<p>The Fed Punts Again<br /> The Demographic Realities of the European Immigration Crisis<br /> A New East-West Rift<br /> Merkel Has a Plan<br /> Newfound Sympathy<br /> Detroit, Toronto, NYC?, and Coconut Grove<br /> “The European Project has very little economic and political capital left to defend it if anything goes wrong now. As Mr Juncker says, the bell tolls.”<br /> – Ambrose Evans-Pritchard<br /> Perhaps I should issue a storm warning for this letter. Maybe it’s because I had major gum surgery on my entire lower jaw this week and am in a bit of discomfort, but as I read the news coming through my inbox, it’s not helping my mood. This week’s letter will focus on the immigration crisis in Europe – after I muse on what I think is the very disturbing aftermath of this week’s Federal Reserve meeting.</p> <p>It wasn’t a shock that the Federal Reserve did not raise rates. Even the most inside of insiders said the odds were at most 50-50. Those Wall Street Journal reporters who have an “inside ear” at the Federal Reserve all indicated there would be no rate increase. The IMF and the World Bank were pounding the table, declaring that it was inappropriate to raise rates now, and although most FOMC members give lip service to the fact that Federal Reserve policy is to be based solely on domestic considerations, global concerns may well have played a role in their decision.</p> <p>What surprised me was the aggressively dovish stance taken by Yellen in her press conference and in the press release. It would have been one thing to come out and say, “We’re not going to raise rates at this meeting, but conditions are getting better, so get ready,” so that the market could have a little certainty. The statement we got instead, combined with early data from the quarter, is making me rethink my entire view on the timing of an interest rate increase.</p> <p>My immediate reaction upon reading the press release was almost perfectly echoed by my good friend Peter Boockvar of the Lindsey Group):<br /> The Fed punts AGAIN on a new set of excuses, and I'm sorry to many<br /> The Fed punted AGAIN and thus are inviting us to the daily obsession of when they eventually will hike for another 6 weeks. While the economic commentary on the US was not much different than the last statement, they added “recent global economic and financial developments may restrain economic activity somewhat and are likely to put further downward pressure on inflation in the near term.” They see the risks to the outlook for economic activity and the labor market as nearly balanced but [are] “monitoring developments abroad.” Jeff Lacker is the only one that stood out fr</p>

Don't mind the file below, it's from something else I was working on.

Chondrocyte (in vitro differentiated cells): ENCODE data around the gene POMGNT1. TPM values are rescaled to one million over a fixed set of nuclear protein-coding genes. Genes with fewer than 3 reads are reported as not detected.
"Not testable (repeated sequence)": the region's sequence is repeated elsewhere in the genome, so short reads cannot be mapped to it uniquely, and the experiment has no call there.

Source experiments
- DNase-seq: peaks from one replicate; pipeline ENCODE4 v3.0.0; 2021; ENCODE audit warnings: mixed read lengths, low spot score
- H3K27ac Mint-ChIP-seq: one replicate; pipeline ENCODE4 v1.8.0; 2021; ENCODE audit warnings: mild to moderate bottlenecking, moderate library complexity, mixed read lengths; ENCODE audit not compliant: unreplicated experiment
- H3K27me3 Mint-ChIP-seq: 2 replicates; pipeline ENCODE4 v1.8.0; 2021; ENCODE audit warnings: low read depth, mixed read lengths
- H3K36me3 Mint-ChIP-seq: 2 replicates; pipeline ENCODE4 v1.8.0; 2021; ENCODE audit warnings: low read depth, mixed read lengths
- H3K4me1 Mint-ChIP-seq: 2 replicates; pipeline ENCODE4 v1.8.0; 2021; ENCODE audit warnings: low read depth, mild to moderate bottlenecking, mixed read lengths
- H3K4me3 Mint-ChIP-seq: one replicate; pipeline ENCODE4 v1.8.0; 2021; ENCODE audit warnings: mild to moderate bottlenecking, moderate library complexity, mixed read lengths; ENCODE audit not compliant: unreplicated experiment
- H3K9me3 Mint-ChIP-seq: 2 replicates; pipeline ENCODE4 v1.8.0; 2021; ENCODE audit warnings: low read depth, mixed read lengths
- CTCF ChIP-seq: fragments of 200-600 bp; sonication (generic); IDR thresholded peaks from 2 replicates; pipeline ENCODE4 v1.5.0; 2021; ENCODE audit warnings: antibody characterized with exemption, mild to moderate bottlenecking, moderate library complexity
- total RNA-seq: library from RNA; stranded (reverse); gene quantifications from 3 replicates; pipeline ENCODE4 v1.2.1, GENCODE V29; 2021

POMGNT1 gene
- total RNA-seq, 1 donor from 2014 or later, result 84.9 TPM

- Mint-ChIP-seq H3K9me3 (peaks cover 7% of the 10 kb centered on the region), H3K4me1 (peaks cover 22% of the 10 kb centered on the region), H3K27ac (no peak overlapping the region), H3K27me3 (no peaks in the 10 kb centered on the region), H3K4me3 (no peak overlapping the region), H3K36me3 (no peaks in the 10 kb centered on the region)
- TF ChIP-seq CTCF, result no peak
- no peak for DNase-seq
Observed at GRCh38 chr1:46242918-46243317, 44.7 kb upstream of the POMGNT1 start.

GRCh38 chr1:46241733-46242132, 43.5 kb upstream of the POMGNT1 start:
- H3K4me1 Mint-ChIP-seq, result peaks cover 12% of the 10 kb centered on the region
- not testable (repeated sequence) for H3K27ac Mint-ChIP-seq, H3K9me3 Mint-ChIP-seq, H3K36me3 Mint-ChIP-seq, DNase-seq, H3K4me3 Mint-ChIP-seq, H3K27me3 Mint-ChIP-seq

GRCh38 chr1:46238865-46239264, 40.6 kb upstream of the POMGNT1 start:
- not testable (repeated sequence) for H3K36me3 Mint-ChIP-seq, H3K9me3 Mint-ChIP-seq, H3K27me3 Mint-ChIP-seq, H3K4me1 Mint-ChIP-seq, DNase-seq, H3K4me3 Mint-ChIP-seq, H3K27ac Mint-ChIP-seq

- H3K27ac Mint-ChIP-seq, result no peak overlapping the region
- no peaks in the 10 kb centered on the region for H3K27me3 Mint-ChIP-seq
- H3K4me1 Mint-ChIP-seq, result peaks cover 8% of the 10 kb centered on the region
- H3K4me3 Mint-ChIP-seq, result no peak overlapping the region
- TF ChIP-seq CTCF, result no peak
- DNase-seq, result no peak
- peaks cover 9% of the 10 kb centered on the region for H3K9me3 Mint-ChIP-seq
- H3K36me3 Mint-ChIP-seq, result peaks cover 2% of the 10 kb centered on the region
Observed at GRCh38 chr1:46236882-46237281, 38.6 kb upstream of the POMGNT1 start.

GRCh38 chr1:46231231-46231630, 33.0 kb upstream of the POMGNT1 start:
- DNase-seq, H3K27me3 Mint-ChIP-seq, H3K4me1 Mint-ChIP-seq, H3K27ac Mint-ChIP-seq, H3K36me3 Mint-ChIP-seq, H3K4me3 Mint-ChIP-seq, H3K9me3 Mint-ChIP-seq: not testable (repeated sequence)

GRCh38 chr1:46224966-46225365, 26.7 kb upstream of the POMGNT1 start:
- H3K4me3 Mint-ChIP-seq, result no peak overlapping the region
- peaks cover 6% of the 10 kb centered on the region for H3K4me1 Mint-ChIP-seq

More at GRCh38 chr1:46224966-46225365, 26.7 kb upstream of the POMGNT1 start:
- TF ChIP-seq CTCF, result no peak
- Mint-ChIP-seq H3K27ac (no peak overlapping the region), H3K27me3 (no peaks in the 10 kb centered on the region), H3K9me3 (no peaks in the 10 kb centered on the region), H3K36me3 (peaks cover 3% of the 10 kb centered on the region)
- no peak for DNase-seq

Video: ICYMI -- The Janet Yellen press conference post FOMC rate decision